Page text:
The academic establishment, particularly in American
business schools, is, however, encouraging the opposite.
Maroun 3
To reinforce the validity of positive research efforts,
students are taught that there must be complex statistical
models and ‘big’ words; as complex and as ‘big’ as
possible. This has very little to do with communicating
clearly with the profession. Indeed, this does not seem to
be an aim of the positive research machinery. As
discussed earlier, the aim is academic promotion and
positions of reverence within the establishment.
Communicating with the profession has been replaced by
intellectual-self-serving. The result is that there is no
incentive to depart from this inward-orientated modus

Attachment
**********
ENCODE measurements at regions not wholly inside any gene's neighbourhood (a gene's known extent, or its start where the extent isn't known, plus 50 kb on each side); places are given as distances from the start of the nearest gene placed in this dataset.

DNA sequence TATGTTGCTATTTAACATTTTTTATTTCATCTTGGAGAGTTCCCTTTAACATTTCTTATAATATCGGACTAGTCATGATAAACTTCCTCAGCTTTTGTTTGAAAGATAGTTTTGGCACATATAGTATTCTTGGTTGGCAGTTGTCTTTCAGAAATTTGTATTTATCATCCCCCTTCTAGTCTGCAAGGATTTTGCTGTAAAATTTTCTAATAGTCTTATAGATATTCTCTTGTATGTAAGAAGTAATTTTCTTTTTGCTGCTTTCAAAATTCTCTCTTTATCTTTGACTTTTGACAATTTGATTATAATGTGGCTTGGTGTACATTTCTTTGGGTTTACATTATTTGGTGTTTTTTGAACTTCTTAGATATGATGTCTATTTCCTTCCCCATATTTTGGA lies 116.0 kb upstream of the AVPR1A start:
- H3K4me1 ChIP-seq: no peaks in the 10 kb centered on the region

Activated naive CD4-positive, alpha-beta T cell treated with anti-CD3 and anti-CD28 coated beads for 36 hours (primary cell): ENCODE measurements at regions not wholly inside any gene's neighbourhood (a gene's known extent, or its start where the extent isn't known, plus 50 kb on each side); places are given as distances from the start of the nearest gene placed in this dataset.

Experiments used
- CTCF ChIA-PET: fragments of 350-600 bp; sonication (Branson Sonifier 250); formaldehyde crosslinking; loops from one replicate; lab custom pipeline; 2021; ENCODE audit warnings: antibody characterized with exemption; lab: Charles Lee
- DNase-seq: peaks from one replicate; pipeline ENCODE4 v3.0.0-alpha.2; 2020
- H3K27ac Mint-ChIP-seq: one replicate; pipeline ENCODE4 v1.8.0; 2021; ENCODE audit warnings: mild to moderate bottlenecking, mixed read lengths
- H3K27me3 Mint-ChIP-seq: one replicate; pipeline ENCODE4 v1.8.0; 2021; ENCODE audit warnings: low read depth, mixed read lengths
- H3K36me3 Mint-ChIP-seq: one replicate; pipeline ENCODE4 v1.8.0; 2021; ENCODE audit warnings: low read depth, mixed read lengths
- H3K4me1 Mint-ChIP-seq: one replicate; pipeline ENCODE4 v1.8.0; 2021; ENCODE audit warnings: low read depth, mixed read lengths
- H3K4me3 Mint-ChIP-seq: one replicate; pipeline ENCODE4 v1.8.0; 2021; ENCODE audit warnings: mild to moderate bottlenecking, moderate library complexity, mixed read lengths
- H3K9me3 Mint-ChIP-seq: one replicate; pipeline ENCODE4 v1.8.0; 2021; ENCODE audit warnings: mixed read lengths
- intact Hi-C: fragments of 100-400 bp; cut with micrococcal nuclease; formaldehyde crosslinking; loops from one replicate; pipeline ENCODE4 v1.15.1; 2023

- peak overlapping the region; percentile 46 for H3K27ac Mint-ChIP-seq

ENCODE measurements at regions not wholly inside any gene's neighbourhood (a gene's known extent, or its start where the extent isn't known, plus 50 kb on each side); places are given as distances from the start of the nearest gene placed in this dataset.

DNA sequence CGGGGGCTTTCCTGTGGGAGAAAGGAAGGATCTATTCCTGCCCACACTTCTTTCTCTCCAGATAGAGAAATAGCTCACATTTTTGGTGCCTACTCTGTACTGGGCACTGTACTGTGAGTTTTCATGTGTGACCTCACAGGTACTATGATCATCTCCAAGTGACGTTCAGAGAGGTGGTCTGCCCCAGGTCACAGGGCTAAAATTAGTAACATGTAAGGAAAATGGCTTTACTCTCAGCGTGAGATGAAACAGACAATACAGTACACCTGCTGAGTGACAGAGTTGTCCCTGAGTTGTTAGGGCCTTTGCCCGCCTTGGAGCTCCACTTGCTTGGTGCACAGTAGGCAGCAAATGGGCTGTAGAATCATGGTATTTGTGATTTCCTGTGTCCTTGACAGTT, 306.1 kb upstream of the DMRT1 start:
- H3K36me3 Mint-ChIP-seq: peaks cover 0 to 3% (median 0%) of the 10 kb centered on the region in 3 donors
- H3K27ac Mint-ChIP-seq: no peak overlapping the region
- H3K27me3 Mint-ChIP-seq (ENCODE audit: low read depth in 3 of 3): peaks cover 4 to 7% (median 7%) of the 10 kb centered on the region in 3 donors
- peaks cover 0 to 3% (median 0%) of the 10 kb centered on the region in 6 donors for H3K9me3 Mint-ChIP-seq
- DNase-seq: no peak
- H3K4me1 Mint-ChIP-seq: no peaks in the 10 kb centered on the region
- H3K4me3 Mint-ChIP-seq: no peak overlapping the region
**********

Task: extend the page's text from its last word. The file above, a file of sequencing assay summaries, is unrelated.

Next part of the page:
operandi by realigning the focus of formal post graduate
courses with practical and technical accounting and
auditing considerations.
What is needed is an awareness of readers and
students, not only the editors of journals. For accounting
research to be sustainable, it needs to tackle the issues
faced by practitioners in a simple, easy to understand
fashion that makes it immediately accessible outside of
academic circles (Ahrens et al.,2008; Baxter et al, 2008;
Davilia and Oyon, 2008; Scapens, 2008; Harmon, 2006).
Yet in spite of this, the focus of many post graduate
courses seems to remain on largely quantitative research
output that does little for the professional development of
the post graduate student (Scapens, 2008; Harmon,
2006; Reiter and Williams, 2002).
Ultimately, research should not be an exercise in
demonstrating how intelligent the author of an article is.
Rather, it should focus on expanding and sharing know-
ledge for the greater benefit of the profession (Inanga
and Schneider, 2005).
The positivists will be quick to point out that not all
interpretive accounting research makes such relevant
contributions (Merchant, 2008). Accordingly, we should